"That the present laws of land cannot endure is certain, not only because we see them breaking down commercially, but also because they are peculiar to England. Many political economists write as if the English Land Tenure were the law of nature, normal to mankind, universal in the world. On the contrary, no colony consisting of Englishmen has such laws, nor has India, nor the American Union, nor any European State. You must go to the West Indies, where it is the legacy of slavery, to get the like of it. . . . The history of the gradual, stealthy, but really nefarious revolution, in which landlords, by their own legislative power and their influence over lawyers, changed themselves into land owners, needs to be popularised."
Henry George, in his remarkable work "Progress and Poverty," says;
"The equal right of all men to the use of land is as clear as page 3 their equal right to breathe the air—it is a right proclaimed by the fact of their existence . . . The recognition of individual proprietorship of land is the denial of the natural rights of other individuals; it is a wrong which must show itself in the eqitable division of wealth. For as labour cannot produce without the use of land, the denial of the equal right to the use of land is necessarily the denial of the right of labour to its own produce. If one man can command the land upon which others must labour, he can appropriate the produce of their labour as the price of his permission to labour. The fundamental law of nature that her enjoyment by man shall be consequent upon his exertion is thus violated. The one receives without producing, the others produce without receiving. The one is unjustly enriched, the others are robbed . . . . It is the continuous increase of rent—the price that labour is compelled to pay for the use of land, which strips the many of the wealth they justly earn, to pile it up in the hands of the few who do nothing to earn it."
Right Hon. Justice Longfield:
"Property in land," writes the learned judge, "differs in its origin from property in any commodity produced by human labour; the product of labour naturally belongs to the labourer who produced it, but the same argument does not apply to land, which is not produced by labour, but is the gift of the Creator of the world to mankind; every argument used to give an ethical foundation for the exclusive right of private property has a latent fallacy."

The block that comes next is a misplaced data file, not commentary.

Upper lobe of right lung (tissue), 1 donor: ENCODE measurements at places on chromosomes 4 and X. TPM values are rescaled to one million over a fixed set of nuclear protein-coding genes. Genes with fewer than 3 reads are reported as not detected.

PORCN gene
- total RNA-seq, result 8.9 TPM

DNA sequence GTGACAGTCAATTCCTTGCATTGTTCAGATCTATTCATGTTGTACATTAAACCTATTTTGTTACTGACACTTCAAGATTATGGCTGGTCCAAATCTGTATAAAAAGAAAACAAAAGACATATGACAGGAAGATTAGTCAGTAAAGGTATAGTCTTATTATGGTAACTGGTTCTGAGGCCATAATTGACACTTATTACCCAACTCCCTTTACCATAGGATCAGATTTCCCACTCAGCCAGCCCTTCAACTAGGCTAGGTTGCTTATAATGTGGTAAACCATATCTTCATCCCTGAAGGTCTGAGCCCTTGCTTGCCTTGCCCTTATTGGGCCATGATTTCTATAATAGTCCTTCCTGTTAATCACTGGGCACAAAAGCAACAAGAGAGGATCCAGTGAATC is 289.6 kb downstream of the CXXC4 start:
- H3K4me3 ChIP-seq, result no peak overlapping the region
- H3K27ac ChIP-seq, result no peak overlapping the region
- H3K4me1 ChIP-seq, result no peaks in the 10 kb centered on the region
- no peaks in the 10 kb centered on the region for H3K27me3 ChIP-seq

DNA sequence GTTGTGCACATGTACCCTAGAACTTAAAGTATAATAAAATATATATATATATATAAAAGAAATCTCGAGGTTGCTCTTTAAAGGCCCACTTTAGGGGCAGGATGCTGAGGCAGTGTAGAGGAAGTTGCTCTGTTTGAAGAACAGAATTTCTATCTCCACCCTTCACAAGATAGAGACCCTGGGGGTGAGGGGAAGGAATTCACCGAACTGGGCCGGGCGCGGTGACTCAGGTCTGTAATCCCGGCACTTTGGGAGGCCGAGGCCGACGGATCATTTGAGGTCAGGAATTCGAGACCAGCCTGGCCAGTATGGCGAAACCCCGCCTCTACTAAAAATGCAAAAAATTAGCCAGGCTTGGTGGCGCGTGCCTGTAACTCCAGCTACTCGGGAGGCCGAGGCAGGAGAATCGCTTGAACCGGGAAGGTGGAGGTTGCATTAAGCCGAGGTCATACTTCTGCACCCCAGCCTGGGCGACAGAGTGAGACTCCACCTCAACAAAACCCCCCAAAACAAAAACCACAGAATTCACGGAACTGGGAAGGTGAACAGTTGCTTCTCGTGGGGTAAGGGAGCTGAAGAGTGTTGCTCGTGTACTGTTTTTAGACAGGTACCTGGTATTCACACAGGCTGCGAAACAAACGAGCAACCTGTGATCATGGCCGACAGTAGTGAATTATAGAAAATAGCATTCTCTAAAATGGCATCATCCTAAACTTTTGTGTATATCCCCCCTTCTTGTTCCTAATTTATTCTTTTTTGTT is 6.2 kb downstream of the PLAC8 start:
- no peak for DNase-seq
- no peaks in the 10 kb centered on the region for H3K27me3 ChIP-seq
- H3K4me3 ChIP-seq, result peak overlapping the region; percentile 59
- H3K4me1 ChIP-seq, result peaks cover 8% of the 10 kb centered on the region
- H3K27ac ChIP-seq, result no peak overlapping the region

Professor John Stuart Blackie says:
"Among the many acts of baseness branding the English character in their blundering pretence of governing Ireland, not the least was the practice of confiscating the land, which by real law belonged to the people, and giving it, not to honest resident cultivators, which might have been a polite sort of theft, but to cliques of greedy and grasping oligarchs, who did nothing for the country they had appropriated but suck its blood in the name of land rent, and squander its wealth under the name of fashion and pleasure in London."
Mr. Gladstone also admits that compulsory expropriation is sound in principle. In a speech at West Calder, on November 27th, 1879, he said:
"There are some persons for whom I have a great respect, who think that the difficulties of our agriculture may be got over by a fundamental change in the land-holding system of our country. I mean those who think that if you can cut up the land of the country into a multitude of small properties, that of itself will solve the difficulty. To a proposal of that kind, I, for one, am not going to object that it would be inconsistent with the privileges of landed proprietors if it is going to be for the welfare of the community at large. The Legislature are perfectly entitled to buy up the landed proprietors for the purpose of dividing the country into small lots. In principle no objection can be taken to it. Those persons who possess large portions of the earth's space are not altogether in the same position as the possessors of mere personality. Personality does not impose limitations on the action and industry of man and the well-being of the community as possession of land does, and therefore I freely Own that compulsory expropriation is a thing which is admissible, and even sound in principle."